Whether just wanting to try something new or trying to make one’s own wine – choosing a good wine is key. This article will lay out some suggestions as to how to choose the perfect wine.
It is not as simple as black and white when trying to select the best wine. “Best” is subjective due to each individual’s flavor preference. “Good wine” does not mean it is expensive or that it comes highly recommended by reviewers – good wine is enjoyable to drink. There are sweet wines like White zinfandel and Icewine and for those who may not want a sweet wine, try one in the dry category – the term for a lack of sweetness in regards to wine. Other characteristics to consider when choosing the perfect wine, whether to drink or to make, are tannins. High tannins are usually common in red wines and are similar in flavor to that of biting a grape seed. Acidity is also a characteristic to ponder – high acid can produce a tart or sour taste and a low acid can make a wine taste flat, like it has been uncorked for too long.
When someone is starting out with familiarizing themselves with wine there are some things to pay attention to while drinking the beverage. How does the wine smell? What color is it? Where is it from? Does the wine’s flavor drown out the taste of food? These details will help future wine decisions.
Reading the label for the information about the grapes used to make the wine is also helpful. Wines take on the taste of the grapes used during the making process and not all grapes have the same flavor. A blend of different grapes is one way to customize flavor pallets and create something new or the perfect combination of flavors for the pickiest of drinkers.
The location of the winery can also influence a wine’s flavor (and price). The grapes can take on the flavors and aromas of the soil they are grown in and this can affect how a wine tastes. For example, grapes grown in France can sometimes have a hint of lavender due to the lavender fields found in the country.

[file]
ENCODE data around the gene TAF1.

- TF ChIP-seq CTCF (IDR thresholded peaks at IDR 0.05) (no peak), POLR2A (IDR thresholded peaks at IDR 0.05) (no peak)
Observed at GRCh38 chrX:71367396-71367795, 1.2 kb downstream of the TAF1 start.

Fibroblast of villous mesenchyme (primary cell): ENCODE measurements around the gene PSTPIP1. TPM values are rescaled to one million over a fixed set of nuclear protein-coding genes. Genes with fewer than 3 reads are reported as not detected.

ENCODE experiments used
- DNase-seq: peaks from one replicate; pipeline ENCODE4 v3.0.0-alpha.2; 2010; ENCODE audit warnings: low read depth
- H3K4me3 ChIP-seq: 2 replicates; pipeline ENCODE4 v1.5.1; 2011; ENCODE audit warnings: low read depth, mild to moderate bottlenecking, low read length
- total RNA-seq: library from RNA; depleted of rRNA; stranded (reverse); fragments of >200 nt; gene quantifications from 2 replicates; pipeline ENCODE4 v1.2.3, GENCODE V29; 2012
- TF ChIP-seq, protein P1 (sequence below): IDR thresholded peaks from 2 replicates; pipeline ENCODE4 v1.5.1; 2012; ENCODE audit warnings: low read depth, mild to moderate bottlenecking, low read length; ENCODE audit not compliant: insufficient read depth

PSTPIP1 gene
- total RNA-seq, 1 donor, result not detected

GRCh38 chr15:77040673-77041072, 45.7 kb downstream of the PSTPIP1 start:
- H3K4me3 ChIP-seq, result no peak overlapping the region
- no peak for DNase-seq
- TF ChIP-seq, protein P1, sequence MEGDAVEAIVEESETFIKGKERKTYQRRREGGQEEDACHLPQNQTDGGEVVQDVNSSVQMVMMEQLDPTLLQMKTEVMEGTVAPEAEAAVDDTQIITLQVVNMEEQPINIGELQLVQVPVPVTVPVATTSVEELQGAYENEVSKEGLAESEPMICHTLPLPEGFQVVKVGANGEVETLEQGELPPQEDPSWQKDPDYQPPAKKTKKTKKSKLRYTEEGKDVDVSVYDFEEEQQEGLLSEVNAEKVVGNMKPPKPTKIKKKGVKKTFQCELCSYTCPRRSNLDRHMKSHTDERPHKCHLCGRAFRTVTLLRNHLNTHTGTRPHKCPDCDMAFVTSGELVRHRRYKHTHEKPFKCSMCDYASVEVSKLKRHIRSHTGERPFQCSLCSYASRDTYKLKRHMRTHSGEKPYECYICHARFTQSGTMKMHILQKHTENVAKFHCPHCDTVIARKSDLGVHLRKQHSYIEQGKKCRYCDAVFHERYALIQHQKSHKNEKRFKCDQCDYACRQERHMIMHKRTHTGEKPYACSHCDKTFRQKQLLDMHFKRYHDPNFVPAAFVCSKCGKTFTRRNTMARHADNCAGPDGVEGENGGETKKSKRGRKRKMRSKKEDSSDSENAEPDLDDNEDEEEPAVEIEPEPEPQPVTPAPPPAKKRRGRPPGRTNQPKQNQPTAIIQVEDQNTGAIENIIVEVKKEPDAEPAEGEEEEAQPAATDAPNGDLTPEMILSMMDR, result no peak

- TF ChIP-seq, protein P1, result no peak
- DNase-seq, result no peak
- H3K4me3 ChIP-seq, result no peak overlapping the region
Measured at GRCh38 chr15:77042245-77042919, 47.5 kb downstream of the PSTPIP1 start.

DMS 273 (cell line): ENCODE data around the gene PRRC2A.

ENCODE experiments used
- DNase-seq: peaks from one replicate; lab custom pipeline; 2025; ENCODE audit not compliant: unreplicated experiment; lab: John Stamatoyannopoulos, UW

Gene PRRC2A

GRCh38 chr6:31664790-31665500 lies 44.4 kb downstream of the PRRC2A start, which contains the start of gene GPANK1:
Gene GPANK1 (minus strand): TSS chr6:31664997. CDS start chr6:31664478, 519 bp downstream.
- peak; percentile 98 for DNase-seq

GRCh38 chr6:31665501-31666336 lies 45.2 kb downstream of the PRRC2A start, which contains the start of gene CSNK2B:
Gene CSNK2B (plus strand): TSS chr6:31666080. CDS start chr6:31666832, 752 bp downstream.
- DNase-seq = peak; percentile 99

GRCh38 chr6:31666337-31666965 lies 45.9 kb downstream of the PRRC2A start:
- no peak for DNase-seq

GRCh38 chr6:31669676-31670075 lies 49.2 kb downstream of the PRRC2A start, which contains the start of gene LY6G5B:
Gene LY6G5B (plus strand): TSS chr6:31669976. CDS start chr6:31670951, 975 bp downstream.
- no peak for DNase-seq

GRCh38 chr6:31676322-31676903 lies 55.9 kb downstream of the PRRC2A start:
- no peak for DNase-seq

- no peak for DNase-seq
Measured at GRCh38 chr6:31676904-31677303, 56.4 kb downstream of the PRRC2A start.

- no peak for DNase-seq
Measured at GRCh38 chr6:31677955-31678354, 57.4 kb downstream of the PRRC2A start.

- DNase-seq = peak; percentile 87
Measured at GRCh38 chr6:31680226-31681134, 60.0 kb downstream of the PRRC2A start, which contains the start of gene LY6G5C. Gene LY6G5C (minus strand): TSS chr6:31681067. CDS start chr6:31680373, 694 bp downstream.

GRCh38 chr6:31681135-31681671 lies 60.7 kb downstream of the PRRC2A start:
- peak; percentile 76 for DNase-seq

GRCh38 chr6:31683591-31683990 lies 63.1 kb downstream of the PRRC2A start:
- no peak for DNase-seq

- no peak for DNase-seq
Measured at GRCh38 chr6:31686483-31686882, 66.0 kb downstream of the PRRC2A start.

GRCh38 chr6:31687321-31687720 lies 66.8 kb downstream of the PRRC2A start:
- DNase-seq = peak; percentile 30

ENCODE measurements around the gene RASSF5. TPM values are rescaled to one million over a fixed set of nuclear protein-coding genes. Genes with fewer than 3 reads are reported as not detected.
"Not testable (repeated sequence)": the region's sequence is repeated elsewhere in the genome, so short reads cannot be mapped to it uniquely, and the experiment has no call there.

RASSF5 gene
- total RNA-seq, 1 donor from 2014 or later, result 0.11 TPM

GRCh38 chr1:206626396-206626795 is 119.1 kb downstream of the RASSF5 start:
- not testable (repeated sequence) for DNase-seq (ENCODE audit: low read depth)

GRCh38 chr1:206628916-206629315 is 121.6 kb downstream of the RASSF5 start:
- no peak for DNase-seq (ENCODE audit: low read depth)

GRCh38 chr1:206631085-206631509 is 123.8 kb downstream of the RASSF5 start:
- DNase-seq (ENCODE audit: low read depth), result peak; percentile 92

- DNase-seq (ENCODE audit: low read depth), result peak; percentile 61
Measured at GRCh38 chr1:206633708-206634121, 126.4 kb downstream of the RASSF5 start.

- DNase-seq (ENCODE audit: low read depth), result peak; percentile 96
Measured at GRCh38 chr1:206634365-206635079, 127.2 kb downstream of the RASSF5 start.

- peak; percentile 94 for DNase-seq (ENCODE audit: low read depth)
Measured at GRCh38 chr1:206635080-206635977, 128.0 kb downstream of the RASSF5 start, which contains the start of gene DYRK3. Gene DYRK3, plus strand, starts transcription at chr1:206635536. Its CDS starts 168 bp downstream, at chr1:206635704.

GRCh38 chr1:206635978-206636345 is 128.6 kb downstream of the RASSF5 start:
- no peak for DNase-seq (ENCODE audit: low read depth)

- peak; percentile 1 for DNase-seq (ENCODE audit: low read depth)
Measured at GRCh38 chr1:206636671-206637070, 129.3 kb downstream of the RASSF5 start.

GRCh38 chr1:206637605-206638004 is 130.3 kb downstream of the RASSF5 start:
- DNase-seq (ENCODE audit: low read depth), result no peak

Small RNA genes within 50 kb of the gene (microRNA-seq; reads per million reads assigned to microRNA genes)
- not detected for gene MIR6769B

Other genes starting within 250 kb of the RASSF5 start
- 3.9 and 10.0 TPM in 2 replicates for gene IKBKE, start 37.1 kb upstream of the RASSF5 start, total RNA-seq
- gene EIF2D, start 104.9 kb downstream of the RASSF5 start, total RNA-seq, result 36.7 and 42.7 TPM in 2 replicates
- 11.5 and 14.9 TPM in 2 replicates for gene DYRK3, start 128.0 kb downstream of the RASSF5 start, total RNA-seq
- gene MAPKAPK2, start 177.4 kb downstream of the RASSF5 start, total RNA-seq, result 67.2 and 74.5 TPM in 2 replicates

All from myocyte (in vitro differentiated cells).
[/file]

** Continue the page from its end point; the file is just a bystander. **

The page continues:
Choosing the best wine for a meal can be as easy as picking a wine able to stand on its own. If a meal would do well with hints of apple, pear or other citrus flavors then a white wine would be the best route. If serving foods that could have hints of red grapes, cherry, or currant flavors then red wines are a good choice. Sometimes with hearty meals if a light wine is served it can seem dull in flavor, which why it is common to serve heartier wines with these types of meals. Some wines are best with foods and may be too strong as just a cocktail. Lighter wines, such as whites or blushes can be great on their own or with light appetizers. Heavier styles of wine go well with full meals. Ignore the outdated rule of pairing white wines with white food and red wine with red food because there are a variety of lighter reds like Pinot Noir, Syrah, and Sangiovese that compliment meals of chicken, pork or seafood. Champagne/sparkling wine goes well with most anything especially desserts due to the tendency to be sweet. White wines ranging from light flavors such as Riesling and Pinot Grigio to fuller flavors such as Sauvignon Blanc and Chardonnay can please a variety of taste buds with the varying sweet and dry flavors. Reds also range from light such as Beaujolais (Gamay Noir), Pinot Noir, and Syrah to fuller flavors like Red Zinfandels, Merlot and Cabernet Sauvignon can be the perfect accessory to meals including foods such as pasta, chocolate, pork, beef and Asian foods.